Veronica Dujon

Date of Award

Summer 9-30-2013

Document Type


Degree Name

Master of Arts (M.A.) in Sociology



Physical Description

1 online resource (vii, 80 pages)


Mass media -- Influence, Petroleum pipelines -- Press coverage -- United States, Oil sands -- Press coverage -- United States, Climatic changes -- Press coverage -- United States




The overwhelming consensus of the world's climate scientists is that we must rapidly reduce our greenhouse emissions if we are to avoid catastrophic and irreversible climate change. Yet the proposed Keystone XL pipeline, which would carry tar sands oil that emits three to four times the carbon emissions of conventional gasoline across the U.S., is supported by a solid majority of Americans. This level of support for a project a proposal that would dramatically increase greenhouse gas emissions, pollute sensitive lands and water sources, and threaten the health and safety of communities along the way begs the question: what kind of information have Americans received about the pipeline?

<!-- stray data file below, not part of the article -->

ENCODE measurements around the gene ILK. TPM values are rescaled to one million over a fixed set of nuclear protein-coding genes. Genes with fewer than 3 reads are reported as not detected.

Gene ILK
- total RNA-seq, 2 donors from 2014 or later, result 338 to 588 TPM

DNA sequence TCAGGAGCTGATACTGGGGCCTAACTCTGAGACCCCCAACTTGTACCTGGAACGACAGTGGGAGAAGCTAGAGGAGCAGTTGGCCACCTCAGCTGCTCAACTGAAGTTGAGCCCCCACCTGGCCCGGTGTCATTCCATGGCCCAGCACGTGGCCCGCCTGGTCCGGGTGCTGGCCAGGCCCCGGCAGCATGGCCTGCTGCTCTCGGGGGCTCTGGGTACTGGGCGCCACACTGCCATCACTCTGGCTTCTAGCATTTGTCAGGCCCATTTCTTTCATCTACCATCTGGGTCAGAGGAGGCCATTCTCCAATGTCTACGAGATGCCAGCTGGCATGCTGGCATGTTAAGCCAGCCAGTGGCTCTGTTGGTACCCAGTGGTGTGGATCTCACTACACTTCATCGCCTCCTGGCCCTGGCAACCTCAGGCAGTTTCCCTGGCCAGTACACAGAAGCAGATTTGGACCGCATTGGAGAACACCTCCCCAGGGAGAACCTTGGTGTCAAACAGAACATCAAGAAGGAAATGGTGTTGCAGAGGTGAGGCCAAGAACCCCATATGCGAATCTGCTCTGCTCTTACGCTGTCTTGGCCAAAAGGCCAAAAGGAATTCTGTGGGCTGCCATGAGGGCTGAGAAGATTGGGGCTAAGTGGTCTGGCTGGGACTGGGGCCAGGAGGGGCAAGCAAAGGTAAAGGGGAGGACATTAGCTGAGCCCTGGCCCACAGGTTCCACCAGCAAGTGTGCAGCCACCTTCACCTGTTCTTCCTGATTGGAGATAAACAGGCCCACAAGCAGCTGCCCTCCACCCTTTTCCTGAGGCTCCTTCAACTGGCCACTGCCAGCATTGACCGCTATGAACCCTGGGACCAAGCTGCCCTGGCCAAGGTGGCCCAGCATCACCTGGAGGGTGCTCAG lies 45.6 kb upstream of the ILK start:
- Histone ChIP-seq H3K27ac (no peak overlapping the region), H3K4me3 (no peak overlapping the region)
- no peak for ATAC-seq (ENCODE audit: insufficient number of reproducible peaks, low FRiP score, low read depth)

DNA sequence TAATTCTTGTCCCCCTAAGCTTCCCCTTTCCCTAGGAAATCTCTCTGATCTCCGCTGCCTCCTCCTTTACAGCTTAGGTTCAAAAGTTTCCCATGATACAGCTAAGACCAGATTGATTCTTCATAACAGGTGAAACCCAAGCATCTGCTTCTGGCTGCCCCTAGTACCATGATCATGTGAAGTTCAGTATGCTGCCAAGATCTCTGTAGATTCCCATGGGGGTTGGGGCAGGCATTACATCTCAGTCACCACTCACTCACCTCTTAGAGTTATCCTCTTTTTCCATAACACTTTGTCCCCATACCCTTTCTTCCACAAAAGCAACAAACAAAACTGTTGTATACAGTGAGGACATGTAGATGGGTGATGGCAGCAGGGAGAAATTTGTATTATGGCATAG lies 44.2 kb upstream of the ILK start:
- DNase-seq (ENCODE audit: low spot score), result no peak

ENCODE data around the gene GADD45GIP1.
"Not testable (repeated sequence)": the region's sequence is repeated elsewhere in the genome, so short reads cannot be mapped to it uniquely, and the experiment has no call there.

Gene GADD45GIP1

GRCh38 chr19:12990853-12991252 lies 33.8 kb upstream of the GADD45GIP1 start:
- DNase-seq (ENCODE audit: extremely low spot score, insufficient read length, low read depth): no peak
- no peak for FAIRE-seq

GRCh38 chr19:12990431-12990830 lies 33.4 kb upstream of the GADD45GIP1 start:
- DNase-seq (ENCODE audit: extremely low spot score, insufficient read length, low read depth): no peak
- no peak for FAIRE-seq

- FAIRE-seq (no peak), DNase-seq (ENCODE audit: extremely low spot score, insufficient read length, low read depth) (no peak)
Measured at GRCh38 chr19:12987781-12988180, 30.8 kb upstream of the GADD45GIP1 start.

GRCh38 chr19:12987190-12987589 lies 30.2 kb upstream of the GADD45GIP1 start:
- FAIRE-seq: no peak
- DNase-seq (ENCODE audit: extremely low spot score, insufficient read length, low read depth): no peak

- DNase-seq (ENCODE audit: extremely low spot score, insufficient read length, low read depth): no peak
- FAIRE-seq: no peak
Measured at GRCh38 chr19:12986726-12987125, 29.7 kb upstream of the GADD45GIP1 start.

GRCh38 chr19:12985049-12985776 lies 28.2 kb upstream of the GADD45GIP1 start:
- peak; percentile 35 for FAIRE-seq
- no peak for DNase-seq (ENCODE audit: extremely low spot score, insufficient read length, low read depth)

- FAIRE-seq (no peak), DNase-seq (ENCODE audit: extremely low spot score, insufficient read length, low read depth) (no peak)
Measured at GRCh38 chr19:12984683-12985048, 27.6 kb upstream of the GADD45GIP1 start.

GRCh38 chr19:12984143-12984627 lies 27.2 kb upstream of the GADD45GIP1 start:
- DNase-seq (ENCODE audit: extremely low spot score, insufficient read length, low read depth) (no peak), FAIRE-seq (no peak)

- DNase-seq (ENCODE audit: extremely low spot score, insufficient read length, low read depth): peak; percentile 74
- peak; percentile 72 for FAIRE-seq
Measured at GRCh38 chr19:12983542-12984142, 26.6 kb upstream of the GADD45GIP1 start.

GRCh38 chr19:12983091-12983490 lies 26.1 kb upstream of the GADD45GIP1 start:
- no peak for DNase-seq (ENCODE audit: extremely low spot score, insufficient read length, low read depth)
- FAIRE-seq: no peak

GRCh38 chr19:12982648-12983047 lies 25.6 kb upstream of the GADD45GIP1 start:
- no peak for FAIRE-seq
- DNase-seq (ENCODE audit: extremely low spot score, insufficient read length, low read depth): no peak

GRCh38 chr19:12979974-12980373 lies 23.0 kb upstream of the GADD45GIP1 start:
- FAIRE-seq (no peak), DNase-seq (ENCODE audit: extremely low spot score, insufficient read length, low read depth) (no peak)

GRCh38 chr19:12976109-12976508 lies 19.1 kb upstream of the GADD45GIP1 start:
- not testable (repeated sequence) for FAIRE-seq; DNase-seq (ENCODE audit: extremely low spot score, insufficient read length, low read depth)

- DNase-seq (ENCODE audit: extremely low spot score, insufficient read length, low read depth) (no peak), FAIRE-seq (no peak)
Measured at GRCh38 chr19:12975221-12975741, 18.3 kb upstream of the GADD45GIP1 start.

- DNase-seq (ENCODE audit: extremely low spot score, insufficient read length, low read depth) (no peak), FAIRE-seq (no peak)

Relying on theoretical perspectives developed by scholars who examine power structures, ideology, and the political economy of the mass media, I analyze 177 national network and cable news broadcasts in order to determine what kind of information leading media sources provide to the public about the Keystone XL pipeline proposal and the context in which this information is presented. Content analysis of broadcast transcripts reveals that television news stations exhibit biased coverage that encourages viewers to support pipeline construction. Furthermore, television news stations marginalize environmental and social concerns and disproportionately rely on business and government sources for information. Finally, the dominant frame employed by the news media is informed by neoliberal ideology and offers no challenge to the preferences of corporate and government elites--including the continued dominance of the fossil fuel industry. This type of coverage affords viewers a very limited basis for understanding the environmental and ultimately social threats posed by Keystone XL.

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